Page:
must not knowingly conceal the truth. He must not unjustly
make a charge of fraud, that is, without evidence to
support it. He must produce all the relevant authorities,
even those that are against him. He must see that his
client discloses, if ordered, the relevant documents, even
those that are fatal to his case. He must disregard the
most specific instructions of his client, if they conflicts
with his duty to the court. The code which requires a
Barrister to do all this is not a code of law. It is the
code of honour.” In our opinion, the aforesaid dicta of
Lord Denning is an apt exposition of the very high standard
of moral, ethical and professional conduct expected to be
maintained by members of the legal profession. We expect
no less of an Advocate/Counsel in this country. Here, in
this case, on 26th April, 2010 a statement
was made on behalf of the State of H.P. that “the state
intends to collect more details with regard to
representation of the SCs/STs and to pass appropriate
orders within a reasonable time, i.e., approximately within
three months after collecting the necessary details and
datas.” Having very deftly avoided a decision on merits in
the SLP (C) No.30143 of 2009, the State has totally failed
to live up to the solemn statement made to this Court. It
has hedged and hemmed and prevaricated from 26th April,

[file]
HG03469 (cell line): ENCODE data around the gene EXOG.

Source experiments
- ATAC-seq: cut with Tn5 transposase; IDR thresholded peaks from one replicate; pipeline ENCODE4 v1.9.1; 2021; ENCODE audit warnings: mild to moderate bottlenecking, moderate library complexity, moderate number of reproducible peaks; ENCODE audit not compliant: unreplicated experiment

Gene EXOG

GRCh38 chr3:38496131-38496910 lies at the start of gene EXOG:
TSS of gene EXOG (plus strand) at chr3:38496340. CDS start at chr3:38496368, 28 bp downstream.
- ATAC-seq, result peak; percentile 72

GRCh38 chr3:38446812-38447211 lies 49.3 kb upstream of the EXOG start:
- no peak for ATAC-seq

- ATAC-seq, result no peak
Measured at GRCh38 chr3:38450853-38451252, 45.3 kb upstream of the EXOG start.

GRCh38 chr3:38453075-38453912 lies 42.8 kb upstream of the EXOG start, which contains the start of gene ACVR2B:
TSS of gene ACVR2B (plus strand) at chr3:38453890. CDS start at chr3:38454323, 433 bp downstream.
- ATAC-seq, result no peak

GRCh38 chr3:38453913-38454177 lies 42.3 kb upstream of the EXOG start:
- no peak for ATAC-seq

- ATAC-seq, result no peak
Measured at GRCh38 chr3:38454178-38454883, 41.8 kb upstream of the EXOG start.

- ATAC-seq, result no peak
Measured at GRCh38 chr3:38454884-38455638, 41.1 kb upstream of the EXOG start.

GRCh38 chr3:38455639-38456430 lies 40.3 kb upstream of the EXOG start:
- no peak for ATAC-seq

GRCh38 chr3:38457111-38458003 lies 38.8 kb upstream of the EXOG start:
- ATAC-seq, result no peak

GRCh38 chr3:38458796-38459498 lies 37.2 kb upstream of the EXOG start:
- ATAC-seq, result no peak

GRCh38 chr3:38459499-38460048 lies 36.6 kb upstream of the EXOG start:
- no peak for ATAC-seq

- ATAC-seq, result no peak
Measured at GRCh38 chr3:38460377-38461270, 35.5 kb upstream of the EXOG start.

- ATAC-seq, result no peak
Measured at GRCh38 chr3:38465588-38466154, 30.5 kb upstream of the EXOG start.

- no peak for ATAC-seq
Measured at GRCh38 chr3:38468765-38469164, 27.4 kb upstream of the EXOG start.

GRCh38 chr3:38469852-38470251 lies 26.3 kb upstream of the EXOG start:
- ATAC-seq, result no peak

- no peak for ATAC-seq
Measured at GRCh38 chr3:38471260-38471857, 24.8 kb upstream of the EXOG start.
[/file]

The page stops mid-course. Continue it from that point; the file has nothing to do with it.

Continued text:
2010 till date. Inspite of the requisite data being
available, the policy of reservation already adopted by the
State has not been implemented. We, therefore, do not agree
with Dr. Dhawan that the applicants are seeking a mandamus
to adopt a policy in reservation. From the above narration,
it is evident that the applicants want the State to
implement its own decisions.
31. The prayer is :
“Direct the Respondent/State Government to decide the case
in time bound manner on the basis of data already
available/submitted to Cabinet Sub Committee on 25.4.2011
within a period of one month and ;
Further direct stay on all promotions pending decision
taken in this Case.”

 
32. The final excuse offered by the State for not granting the
aforesaid relief is that the State now awaits the
finalisation of the 117th Constitution Amendment. We
decline to accept the reasons put forward for not honouring
the statement solemnly made to this Court on 26th April,
2010. This Court has been more than considerate to the
requests made by the State for extension of time. This last
excuse about awaiting the finalisation of the proposed
117th Constitutional Amendment is the proverbial last straw
on the camel’s back. As stated earlier, the proposed 117th
Constitutional Amendment would not adversely affect the
merits of the clam of the petitioner for grant of promotion
with consequential seniority. By the aforesaid proposed
amendment, the existing Article 16 clause (4A) is to be
substituted by the following clause 4A:-
“(4A) Notwithstanding anything contained elsewhere in the
Constitution, the Scheduled Castes and the Scheduled Tribes
notified under article 341 and article 342, respectively,
shall be deemed to be backward and nothing in this article
or in article 335 shall prevent the State from making any